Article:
Dear Patron: The Resources portion of the CSS website is the successor to the International Relations and Security Network (ISN). As in the case of its predecessor, the fundamental purpose of the Resources section is outreach -- i.e., it features the publications and analyses of CSS experts, external partners and like-minded institutions in order to promote further dialogue on important international relations and security-related issues.
This Week's Two Security Watch Series
This week, our first Security Watch (SW) series focuses on the global terror threat the incoming Trump administration faces; NATO’s available limited nuclear strike options; what causes nonviolent Islamist groups to turn into violent ones and vice versa; applying the concepts of sea power to the ocean of space; and what the next Sunni insurgency in Iraq will look like. Then, in our second SW series, we look at the relationship between water security, conflict and cooperation; rising protests in Africa and what they portend; the prospects for climate change cooperation in the wake of the US presidential election; the dangers of an India-Pakistan crisis; and NATO's need for a new Strategic Concept.
7 Dec 2016 | Security WatchAs Arian Sharifi sees it, when an Islamist group decides to use violence, it’s typically the result of rational cost-benefit calculations rather than ideological fanaticism. The calculations, in turn, are determined by three factors: relative access to political power; the nature of government repression; and access to war-making resources. Here’s how all this applies to present-day Afghanistan.
7 Dec 2016 | Security WatchPaul Rogers believes President-elect Trump is bad news for climate governance and the minimization of carbon emissions. He’s also convinced that US obstinacy will 1) not get very far with a determined world; 2) most likely damage the US’ global reputation and its economy; and 3) wrongly ignore the technological advances and commercial opportunities that are springing up around “green energy.”
7 Dec 2016 | CSS Blog NetworkMilitary power is not organic or constant, observe Paul Scharre and Lauren Fish. It requires investment, innovation, and maintenance. To accomplish these ends and build up the US military, the new Trump administration will need to 1) increase defense spending and support it with predictable planning; 2) adapt military capabilities to emerging challenges; and 3) reform the way the US Department of Defense operates.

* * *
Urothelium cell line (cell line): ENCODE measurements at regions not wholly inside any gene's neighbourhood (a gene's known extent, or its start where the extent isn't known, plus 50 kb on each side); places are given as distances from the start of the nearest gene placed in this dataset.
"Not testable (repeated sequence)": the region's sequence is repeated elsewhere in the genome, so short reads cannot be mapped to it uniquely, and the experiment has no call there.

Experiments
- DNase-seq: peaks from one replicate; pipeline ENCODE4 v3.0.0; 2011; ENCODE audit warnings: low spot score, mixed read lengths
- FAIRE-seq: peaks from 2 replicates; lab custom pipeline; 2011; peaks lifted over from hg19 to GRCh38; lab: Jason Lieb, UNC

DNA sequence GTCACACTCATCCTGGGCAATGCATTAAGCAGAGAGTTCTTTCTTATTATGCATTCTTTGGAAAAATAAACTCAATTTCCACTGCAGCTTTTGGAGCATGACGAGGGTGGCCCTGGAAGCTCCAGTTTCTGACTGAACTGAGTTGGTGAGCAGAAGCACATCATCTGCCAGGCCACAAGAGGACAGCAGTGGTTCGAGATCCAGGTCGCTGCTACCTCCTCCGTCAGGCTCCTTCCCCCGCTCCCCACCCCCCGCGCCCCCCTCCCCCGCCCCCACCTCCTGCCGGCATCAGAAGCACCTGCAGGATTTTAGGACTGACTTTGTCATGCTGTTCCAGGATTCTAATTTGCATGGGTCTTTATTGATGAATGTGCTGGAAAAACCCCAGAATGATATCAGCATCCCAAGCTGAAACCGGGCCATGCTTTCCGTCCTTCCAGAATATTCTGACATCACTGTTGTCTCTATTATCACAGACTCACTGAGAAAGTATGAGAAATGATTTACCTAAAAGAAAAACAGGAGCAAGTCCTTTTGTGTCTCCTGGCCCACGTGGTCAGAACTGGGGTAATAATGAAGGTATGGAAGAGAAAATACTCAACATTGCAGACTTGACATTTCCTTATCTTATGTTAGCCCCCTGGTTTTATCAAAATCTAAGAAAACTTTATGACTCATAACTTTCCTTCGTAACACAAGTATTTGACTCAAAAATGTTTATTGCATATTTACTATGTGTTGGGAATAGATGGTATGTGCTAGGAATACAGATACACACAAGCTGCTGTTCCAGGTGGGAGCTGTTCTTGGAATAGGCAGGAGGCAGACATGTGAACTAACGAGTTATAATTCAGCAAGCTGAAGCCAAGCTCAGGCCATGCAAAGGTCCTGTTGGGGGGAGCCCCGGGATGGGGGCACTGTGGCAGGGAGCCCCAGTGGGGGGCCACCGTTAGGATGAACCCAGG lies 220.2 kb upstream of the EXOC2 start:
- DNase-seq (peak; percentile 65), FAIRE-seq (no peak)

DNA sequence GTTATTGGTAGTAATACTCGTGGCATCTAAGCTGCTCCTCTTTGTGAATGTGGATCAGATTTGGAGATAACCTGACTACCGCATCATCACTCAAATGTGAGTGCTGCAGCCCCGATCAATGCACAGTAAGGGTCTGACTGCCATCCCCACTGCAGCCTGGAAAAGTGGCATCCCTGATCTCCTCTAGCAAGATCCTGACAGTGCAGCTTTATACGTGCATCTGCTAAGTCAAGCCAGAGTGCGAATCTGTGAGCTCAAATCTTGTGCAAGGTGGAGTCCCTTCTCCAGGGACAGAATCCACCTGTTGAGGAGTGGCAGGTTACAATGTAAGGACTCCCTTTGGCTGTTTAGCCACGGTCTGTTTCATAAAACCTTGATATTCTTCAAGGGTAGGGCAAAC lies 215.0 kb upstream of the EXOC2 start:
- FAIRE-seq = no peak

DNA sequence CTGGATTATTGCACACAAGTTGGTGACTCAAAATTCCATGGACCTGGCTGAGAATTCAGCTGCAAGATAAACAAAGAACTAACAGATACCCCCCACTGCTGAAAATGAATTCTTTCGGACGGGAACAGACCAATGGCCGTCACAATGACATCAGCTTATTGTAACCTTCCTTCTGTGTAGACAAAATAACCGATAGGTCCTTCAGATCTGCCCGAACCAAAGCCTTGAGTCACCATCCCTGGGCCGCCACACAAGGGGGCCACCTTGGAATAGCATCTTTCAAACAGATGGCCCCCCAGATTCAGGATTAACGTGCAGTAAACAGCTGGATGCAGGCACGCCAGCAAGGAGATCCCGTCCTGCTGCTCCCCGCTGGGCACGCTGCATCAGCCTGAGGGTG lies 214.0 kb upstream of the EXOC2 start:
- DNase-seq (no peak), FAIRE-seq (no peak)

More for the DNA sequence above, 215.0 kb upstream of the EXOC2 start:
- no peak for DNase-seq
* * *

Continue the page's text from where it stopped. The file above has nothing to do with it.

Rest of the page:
28 Nov 2016 | PublicationsThis report describes how the collapse of the Israeli-Palestinian talks in 2014 led to political instability, resurgent violence and the further expansion of Israeli settlements. The text also contends that in order to improve his successors’ peace-making chances, President Obama should push for a new UN Security Council resolution that sets out the parameters for a two-state settlement.
The Institute for Economics and Peace (IEP) strives to create greater awareness about the socio-economic factors that lead to more peaceful societies. It contributes to this goal by 1) developing new conceptual frameworks to define peace; 2) providing metrics for measuring peaceful states; and 3) uncovering the relationships that exist between peace, business and prosperity.
Since the end of the Cold War, the United States has expanded its security commitments and tried to bring as many states as possible into a US-led liberal world order. That strategy—sometimes dubbed “liberal hegemony”—has repeatedly failed. In today’s video, Stephen Walt argues that Washington should return to its earlier strategy of “offshore balancing” and focus on three key regions: Europe, Northeast Asia, and the Persian Gulf.